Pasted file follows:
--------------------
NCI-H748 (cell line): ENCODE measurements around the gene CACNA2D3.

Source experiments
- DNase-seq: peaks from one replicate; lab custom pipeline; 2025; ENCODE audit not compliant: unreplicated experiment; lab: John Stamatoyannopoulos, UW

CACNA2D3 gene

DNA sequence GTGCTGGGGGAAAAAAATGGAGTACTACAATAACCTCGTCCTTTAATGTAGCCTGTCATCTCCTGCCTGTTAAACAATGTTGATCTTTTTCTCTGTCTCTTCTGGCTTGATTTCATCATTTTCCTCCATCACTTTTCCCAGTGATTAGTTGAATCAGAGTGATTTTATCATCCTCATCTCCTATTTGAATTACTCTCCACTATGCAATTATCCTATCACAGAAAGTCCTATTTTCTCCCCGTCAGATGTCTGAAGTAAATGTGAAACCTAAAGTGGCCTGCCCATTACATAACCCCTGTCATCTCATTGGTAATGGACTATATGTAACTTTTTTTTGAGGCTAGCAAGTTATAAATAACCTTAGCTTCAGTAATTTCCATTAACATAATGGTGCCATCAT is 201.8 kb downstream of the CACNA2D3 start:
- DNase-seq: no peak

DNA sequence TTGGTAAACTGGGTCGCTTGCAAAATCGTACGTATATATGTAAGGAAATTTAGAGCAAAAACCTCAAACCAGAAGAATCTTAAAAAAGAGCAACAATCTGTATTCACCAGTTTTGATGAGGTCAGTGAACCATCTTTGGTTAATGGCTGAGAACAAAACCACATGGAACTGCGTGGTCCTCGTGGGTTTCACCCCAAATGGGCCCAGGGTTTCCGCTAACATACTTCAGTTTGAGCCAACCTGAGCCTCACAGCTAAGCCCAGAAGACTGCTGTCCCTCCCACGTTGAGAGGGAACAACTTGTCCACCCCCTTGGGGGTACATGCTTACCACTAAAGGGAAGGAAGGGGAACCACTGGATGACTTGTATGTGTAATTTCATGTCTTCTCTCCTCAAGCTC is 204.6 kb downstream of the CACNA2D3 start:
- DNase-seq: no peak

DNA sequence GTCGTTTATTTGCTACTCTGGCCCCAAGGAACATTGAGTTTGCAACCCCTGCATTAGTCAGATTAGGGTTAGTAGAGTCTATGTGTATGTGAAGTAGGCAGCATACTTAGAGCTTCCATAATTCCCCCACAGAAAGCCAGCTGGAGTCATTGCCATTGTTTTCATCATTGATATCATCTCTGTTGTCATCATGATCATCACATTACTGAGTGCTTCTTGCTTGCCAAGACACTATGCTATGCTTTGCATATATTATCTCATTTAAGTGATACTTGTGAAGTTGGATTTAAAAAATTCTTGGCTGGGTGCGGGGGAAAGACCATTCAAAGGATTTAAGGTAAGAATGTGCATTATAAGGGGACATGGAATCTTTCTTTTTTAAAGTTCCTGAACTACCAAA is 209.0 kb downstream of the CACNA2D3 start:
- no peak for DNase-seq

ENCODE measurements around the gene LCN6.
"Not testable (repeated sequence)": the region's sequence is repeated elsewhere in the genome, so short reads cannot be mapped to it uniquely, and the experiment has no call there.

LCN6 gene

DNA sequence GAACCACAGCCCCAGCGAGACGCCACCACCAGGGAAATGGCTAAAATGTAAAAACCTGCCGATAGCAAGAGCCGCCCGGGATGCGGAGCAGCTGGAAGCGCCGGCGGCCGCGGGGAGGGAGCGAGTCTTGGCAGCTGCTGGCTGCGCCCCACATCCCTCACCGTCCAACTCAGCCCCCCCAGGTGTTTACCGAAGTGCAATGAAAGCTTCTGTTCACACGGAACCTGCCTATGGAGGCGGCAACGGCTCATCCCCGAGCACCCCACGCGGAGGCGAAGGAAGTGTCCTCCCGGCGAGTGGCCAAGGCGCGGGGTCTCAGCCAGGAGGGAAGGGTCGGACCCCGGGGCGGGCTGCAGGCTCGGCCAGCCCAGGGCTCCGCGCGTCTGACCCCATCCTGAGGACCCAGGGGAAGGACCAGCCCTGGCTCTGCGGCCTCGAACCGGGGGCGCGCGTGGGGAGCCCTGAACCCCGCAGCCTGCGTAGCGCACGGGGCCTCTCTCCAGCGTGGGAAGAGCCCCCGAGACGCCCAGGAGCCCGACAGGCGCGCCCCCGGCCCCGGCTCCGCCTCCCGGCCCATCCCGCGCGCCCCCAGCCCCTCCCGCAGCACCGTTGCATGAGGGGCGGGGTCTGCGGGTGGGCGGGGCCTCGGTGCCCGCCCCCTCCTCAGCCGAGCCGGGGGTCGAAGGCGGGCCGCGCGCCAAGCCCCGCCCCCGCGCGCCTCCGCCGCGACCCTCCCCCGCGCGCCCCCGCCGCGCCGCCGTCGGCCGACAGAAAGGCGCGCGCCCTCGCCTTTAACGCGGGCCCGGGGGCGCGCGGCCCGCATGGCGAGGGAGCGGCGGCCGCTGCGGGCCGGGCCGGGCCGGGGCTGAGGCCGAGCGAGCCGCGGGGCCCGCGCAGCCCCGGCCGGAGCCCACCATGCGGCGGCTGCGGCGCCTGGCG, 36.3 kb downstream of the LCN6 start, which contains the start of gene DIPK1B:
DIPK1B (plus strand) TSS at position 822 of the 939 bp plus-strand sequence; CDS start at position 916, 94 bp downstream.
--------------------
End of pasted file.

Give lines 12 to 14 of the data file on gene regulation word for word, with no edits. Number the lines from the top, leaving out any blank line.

"Not testable (repeated sequence)": the region's sequence is repeated elsewhere in the genome, so short reads cannot be mapped to it uniquely, and the experiment has no call there.

LCN6 gene

DNA sequence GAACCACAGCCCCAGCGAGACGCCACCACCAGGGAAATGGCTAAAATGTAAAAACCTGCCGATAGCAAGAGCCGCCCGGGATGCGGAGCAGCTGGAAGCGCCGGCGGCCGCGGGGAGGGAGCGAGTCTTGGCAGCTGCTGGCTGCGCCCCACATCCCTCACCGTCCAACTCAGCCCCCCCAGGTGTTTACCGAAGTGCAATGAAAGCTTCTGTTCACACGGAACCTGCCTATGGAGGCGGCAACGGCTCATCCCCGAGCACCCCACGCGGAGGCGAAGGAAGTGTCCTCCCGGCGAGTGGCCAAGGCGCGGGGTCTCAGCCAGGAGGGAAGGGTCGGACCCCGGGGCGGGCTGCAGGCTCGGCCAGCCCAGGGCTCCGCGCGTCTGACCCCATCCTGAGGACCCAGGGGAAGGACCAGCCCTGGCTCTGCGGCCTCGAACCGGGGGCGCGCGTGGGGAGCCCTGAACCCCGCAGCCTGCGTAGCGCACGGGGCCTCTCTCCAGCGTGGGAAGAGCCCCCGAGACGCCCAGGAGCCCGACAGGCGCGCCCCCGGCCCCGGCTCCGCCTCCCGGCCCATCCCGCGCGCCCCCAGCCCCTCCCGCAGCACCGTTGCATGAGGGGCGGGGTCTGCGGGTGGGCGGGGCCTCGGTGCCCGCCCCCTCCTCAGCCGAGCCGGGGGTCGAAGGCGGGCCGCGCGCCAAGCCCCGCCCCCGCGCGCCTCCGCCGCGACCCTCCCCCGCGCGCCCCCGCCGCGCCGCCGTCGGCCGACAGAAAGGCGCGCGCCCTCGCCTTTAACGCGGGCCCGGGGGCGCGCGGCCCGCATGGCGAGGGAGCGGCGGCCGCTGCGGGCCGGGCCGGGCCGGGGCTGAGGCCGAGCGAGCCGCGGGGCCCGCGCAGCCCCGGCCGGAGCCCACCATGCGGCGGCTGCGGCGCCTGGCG, 36.3 kb downstream of the LCN6 start, which contains the start of gene DIPK1B: